A simple technique by Frank Caputo makes setting window stool a whole lot easier.
I’ve been working with my dad for 15 years. In those years, I’ve learned almost everything I know from him. But lately I’ve been picking up some great techniques from the JLC Forums, and they’ve changed the way we work. Yes, they’ve even changed my Dad’s approach to a craft he’s been practicing for over thirty years.
On a recent job, we were asked to install all of the window stool at the same elevation throughout the home, and tie together the stool on adjacent windows. I’ve done this same work before many times, using wooden shims. But that technique has always been frustrating.
Because the shims go in from the front, it’s easy to shim the front of the stool to exactly the elevation you want, but dialing in the rear surface of the stool—so it’s at exact the right elevation, which sometimes means tight up against the window sill—is next to impossible. And if you do manage to get the stool right where you want it, keeping it there is a bear—the stool often slips when you drive in fasteners.
Watching ONE video on the JLC website changed my whole approach to setting window stool. And I owe the whole technique to Frank Caputo. That’s why we have dubbed this technique installing Frank Screws. To see Frank’s video tip, click on this link.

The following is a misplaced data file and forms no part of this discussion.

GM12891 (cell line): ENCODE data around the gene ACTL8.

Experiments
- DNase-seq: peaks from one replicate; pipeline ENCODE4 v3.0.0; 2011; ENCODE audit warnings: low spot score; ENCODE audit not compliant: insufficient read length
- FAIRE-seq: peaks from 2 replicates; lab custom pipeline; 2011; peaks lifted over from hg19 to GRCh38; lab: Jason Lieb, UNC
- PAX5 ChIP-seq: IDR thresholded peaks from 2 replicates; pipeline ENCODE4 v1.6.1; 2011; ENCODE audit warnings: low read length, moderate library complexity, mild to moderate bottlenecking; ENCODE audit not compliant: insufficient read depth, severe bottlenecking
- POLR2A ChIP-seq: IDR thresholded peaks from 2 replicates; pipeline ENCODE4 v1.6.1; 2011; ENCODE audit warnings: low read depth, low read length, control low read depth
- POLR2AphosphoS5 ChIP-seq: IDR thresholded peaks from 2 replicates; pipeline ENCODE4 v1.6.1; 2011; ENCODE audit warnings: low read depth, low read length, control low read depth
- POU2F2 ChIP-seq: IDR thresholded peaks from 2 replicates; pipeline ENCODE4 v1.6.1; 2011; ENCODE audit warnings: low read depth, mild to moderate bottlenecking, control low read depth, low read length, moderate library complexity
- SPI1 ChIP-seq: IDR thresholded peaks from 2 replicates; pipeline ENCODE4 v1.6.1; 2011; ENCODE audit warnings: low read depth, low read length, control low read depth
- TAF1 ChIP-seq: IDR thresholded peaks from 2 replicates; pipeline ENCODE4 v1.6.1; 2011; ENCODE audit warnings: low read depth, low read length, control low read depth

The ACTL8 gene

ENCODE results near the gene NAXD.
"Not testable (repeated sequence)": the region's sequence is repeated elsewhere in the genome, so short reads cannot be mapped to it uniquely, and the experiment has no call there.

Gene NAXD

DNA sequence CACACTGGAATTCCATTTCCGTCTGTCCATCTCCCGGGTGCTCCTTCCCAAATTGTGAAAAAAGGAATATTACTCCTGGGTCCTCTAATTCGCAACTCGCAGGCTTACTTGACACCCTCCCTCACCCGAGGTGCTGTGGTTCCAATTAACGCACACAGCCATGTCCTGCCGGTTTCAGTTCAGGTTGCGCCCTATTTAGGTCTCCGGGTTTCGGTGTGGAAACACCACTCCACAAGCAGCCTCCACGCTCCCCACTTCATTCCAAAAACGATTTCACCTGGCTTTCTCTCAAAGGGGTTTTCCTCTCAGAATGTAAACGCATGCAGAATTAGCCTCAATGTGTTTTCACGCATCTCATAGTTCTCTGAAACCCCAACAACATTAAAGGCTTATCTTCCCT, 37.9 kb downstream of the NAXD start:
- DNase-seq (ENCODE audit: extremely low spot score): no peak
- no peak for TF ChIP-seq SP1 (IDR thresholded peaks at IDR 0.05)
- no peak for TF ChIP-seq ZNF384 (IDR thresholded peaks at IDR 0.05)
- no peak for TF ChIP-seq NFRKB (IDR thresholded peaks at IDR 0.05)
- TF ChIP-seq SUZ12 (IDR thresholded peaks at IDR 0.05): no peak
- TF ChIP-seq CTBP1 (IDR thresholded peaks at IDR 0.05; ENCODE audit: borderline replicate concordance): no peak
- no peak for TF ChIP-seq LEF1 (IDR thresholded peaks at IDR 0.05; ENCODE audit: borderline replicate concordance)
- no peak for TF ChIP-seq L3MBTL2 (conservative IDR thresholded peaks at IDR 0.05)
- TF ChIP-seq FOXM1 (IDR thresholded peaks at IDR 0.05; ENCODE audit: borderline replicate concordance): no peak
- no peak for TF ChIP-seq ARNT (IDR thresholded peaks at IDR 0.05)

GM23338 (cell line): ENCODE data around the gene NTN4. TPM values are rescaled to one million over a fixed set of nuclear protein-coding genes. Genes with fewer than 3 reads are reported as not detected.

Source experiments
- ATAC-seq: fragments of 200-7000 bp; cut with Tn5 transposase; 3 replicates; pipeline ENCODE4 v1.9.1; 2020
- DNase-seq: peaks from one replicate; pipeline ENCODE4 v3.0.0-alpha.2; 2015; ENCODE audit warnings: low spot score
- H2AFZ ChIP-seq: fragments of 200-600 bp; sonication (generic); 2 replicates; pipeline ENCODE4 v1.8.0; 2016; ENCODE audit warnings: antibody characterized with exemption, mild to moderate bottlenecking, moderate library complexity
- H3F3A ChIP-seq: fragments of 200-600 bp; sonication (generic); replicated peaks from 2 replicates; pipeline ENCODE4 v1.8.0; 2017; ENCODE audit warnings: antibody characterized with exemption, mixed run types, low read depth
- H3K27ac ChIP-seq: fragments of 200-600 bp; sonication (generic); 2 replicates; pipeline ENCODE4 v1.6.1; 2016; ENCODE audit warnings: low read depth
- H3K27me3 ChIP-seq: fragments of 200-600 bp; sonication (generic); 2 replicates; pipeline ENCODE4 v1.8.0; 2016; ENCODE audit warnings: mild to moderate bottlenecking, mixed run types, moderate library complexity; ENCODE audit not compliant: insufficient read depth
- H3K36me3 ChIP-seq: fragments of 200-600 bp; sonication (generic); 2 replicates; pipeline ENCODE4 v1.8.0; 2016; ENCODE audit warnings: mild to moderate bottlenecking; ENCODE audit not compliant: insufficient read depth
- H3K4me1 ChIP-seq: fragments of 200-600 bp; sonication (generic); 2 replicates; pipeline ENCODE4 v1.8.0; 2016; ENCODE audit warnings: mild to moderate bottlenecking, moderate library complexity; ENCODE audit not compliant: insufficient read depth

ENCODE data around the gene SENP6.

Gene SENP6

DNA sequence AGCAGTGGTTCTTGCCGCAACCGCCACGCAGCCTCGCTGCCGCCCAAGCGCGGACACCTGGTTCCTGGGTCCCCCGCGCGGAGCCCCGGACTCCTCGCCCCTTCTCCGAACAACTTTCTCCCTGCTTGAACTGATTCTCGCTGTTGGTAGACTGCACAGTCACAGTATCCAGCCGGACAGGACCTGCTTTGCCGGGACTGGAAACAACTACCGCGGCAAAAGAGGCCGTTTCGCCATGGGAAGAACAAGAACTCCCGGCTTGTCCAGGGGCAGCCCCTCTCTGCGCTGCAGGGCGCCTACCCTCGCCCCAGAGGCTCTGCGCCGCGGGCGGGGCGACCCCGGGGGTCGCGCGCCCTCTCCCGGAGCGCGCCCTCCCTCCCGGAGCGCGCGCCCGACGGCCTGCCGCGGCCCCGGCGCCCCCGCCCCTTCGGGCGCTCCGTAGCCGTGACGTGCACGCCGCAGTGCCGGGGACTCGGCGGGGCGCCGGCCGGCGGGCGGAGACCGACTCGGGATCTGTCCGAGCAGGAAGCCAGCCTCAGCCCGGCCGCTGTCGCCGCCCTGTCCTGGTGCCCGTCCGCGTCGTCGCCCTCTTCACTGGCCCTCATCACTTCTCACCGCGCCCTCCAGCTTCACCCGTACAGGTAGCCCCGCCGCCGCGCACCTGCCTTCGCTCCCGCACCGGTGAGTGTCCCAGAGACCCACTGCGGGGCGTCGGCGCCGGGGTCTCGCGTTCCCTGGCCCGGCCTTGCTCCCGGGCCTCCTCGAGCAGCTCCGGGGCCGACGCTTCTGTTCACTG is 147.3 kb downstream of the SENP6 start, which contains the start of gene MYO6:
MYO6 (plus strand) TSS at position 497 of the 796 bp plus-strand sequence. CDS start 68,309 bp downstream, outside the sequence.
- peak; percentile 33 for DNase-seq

The Frank Screw is a simple trim installation technique. While Frank demonstrated using a laser to set the screws, I only use the laser to check that all the windows are level and set at the same elevation. Then I use a gauge block (often a piece of the molding itself) to set the screws, driving the screw in deeper or backing it out until the top of the molding is at exactly the right elevation. It may sound too simple, but this trick saves us TONS of aggravation and speeds up our productivity on window trim and jamb installations. And trust me, there are many more places you will find to use a Frank Screw.
Recently I used this trick on a bank of Andersen Windows that came with supplied dado jambs (the extension jambs fit into a dado in the window frame). I wasn’t able to preassemble the extension frames with the trim attached, which is how I usually installed extension jambs. The trim on this job included tricky entablatures and the casing met in the corners, so we had to install the trim components one piece at a time.
Frank Screws came in handy especially because the stool was connected in many places.
I used a sample of the WindsorONE classical craftsman stool for my gauge block.
Since the stool is supposed to fit up tight to the interior flange of the window, setting these screws in positions was a piece of cake. I held the sample up in position along the sill flange, and then drove a screw right next to it. I adjusted the depth of each screw so that I could just barely slide the stool in between the top of the screw and the bottom of the sill flange. If the stool is installed separately from the frame, the screw can be left a little high because you can tip the stool into place.
But if the casing is already installed, don’t leave the screws too high or it’s tough to slide the stool in.